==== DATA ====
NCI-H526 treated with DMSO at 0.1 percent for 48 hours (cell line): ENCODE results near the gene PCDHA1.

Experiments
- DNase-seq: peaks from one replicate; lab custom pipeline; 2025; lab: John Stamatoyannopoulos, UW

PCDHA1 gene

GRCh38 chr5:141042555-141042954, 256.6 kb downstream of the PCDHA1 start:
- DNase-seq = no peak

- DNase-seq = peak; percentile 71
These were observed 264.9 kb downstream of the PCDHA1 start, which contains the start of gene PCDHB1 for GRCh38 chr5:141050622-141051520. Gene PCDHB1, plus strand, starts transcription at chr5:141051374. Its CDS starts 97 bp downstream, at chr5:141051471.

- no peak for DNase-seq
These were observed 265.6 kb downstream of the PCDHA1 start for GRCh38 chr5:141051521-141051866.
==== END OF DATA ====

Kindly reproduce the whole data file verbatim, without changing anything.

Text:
NCI-H526 treated with DMSO at 0.1 percent for 48 hours (cell line): ENCODE results near the gene PCDHA1.

Experiments
- DNase-seq: peaks from one replicate; lab custom pipeline; 2025; lab: John Stamatoyannopoulos, UW

PCDHA1 gene

GRCh38 chr5:141042555-141042954, 256.6 kb downstream of the PCDHA1 start:
- DNase-seq = no peak

- DNase-seq = peak; percentile 71
These were observed 264.9 kb downstream of the PCDHA1 start, which contains the start of gene PCDHB1 for GRCh38 chr5:141050622-141051520. Gene PCDHB1, plus strand, starts transcription at chr5:141051374. Its CDS starts 97 bp downstream, at chr5:141051471.

- no peak for DNase-seq
These were observed 265.6 kb downstream of the PCDHA1 start for GRCh38 chr5:141051521-141051866.